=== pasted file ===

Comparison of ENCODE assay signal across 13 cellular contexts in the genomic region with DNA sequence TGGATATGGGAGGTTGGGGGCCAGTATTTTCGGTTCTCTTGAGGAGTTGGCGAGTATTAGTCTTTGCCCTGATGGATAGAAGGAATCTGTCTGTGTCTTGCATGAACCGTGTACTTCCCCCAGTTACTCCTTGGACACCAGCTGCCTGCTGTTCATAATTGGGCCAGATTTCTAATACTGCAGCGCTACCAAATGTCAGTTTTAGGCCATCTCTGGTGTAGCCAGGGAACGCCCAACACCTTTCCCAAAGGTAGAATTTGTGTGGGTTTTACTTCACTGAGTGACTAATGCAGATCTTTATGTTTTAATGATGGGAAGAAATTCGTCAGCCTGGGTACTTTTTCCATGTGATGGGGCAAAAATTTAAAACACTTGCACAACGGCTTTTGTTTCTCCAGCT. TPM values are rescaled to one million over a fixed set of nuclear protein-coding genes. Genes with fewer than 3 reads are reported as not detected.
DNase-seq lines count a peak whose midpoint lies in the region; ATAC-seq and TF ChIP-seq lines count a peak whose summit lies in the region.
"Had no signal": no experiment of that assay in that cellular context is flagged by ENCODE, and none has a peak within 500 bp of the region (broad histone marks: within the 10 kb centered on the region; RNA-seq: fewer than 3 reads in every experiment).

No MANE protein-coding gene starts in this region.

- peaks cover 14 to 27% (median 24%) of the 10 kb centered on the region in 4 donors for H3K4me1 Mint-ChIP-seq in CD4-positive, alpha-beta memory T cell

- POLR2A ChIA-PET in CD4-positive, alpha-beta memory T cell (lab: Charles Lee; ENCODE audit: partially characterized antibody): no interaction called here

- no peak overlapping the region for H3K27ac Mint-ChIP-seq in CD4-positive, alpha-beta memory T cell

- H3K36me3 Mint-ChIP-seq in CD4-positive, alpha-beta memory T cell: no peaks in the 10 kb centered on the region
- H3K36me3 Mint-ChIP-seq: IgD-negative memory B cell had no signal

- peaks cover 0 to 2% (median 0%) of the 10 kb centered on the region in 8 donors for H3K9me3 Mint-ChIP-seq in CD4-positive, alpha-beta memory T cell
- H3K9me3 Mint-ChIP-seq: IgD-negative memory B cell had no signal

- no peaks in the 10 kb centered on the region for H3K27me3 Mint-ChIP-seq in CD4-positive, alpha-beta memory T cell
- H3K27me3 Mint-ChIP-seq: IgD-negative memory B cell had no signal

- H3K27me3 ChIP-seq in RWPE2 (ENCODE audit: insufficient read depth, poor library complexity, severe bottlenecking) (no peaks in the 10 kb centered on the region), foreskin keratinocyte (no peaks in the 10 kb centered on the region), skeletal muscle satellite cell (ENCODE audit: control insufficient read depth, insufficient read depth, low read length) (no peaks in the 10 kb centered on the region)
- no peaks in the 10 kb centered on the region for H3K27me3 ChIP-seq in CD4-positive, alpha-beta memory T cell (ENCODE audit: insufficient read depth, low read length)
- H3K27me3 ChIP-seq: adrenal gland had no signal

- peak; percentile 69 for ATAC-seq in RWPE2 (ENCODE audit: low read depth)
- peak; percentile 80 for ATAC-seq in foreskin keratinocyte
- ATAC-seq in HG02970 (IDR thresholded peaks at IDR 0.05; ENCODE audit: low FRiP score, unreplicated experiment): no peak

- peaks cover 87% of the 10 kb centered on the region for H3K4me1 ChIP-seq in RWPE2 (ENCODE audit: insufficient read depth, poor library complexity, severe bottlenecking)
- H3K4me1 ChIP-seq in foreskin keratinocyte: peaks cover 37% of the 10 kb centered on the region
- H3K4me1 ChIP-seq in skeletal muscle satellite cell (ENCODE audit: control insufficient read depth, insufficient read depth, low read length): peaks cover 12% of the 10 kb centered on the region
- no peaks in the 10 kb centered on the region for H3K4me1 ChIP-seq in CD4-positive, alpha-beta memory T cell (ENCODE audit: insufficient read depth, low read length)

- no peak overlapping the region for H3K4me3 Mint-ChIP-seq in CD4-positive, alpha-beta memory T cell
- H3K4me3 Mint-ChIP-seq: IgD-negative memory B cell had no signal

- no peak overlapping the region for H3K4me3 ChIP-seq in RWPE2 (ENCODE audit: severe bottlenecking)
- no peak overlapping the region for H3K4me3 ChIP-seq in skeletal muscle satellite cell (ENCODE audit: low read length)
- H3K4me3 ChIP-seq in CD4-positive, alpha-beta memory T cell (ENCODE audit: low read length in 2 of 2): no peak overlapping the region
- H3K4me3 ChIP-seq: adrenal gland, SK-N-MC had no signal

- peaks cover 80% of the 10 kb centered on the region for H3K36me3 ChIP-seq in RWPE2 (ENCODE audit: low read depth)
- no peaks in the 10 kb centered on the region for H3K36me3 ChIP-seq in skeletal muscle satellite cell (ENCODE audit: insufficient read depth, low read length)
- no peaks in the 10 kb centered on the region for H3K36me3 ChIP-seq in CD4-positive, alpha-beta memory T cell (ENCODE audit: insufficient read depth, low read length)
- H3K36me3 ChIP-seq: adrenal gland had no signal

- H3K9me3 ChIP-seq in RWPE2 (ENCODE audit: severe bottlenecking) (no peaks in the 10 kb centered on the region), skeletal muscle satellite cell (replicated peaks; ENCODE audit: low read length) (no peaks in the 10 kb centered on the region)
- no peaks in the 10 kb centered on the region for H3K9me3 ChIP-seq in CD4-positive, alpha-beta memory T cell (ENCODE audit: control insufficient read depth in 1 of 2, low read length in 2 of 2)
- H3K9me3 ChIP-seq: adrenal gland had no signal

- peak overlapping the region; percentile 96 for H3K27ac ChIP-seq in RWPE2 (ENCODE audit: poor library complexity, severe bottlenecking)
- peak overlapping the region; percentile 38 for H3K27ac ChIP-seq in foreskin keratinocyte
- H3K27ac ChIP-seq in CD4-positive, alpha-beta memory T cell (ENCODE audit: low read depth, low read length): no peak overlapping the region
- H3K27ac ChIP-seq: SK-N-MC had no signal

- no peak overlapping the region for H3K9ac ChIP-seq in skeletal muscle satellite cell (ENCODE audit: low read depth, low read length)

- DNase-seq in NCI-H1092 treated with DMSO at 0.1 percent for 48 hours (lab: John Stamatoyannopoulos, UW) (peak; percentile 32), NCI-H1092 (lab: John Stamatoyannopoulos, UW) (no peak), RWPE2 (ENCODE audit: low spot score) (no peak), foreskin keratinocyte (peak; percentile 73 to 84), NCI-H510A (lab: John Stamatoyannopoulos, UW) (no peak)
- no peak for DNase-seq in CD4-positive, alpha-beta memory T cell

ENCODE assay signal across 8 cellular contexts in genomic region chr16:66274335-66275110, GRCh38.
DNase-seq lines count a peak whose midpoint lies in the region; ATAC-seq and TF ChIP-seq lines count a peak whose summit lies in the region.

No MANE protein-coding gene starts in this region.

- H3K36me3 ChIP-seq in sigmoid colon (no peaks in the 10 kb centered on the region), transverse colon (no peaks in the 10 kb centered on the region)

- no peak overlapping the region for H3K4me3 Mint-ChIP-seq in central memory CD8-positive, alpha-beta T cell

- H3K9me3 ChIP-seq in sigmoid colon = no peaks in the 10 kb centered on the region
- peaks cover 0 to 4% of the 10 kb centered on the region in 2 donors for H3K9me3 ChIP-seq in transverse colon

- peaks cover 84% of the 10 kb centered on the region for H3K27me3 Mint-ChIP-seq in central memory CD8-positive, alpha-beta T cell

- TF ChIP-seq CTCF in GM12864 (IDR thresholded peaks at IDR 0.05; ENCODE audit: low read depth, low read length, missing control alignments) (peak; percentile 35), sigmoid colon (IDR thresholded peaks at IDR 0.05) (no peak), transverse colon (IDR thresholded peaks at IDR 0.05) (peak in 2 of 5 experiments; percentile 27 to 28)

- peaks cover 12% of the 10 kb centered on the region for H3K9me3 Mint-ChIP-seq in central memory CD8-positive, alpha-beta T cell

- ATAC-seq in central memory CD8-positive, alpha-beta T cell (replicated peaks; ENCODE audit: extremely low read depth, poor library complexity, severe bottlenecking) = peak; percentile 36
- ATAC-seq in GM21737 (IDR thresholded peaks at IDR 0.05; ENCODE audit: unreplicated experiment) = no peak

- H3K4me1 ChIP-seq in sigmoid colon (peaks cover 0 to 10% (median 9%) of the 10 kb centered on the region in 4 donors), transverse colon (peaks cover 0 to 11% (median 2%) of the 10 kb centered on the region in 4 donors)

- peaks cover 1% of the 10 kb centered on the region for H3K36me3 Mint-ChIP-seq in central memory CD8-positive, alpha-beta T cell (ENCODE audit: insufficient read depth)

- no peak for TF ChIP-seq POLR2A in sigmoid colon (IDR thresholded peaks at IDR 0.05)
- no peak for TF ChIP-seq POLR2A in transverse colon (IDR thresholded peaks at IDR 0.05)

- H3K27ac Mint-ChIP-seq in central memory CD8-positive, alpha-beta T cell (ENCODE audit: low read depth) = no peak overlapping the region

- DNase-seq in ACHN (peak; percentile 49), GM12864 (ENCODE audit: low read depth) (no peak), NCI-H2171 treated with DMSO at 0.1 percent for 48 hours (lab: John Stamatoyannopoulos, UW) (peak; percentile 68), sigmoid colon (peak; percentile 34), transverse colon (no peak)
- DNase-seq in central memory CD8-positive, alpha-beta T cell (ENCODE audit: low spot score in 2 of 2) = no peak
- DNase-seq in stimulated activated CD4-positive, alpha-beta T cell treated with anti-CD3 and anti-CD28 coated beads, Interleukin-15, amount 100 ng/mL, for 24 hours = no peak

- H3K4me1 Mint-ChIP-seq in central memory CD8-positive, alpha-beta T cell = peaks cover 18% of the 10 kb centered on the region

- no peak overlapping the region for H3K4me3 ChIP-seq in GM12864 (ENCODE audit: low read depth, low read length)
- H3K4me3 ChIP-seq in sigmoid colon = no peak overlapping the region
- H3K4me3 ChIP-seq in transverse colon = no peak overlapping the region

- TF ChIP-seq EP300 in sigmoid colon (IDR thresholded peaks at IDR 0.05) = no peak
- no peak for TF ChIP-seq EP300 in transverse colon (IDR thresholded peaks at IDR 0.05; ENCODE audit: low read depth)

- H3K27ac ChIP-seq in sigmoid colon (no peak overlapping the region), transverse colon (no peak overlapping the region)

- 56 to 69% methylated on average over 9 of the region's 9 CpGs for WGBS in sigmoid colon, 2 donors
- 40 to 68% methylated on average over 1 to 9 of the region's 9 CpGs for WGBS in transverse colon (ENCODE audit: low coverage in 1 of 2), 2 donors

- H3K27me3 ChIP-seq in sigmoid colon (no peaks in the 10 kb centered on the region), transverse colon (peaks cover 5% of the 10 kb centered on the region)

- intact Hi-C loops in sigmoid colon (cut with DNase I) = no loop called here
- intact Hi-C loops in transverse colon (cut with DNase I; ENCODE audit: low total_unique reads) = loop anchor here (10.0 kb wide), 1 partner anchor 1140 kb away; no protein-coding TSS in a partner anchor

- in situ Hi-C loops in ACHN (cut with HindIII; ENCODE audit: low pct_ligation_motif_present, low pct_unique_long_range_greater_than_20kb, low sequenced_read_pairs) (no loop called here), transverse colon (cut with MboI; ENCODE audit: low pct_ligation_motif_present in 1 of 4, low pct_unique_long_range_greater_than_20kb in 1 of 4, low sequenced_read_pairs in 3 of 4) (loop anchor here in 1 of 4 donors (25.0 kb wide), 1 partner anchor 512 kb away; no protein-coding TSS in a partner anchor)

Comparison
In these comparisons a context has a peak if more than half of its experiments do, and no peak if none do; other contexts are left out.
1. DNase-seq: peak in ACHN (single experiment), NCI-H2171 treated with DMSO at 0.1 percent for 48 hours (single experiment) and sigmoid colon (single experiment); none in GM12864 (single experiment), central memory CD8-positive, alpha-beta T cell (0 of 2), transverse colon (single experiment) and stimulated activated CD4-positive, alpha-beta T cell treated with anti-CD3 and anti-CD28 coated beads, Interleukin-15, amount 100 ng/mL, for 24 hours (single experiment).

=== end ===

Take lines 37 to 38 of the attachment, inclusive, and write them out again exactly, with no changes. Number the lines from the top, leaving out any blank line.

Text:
- peak overlapping the region; percentile 96 for H3K27ac ChIP-seq in RWPE2 (ENCODE audit: poor library complexity, severe bottlenecking)
- peak overlapping the region; percentile 38 for H3K27ac ChIP-seq in foreskin keratinocyte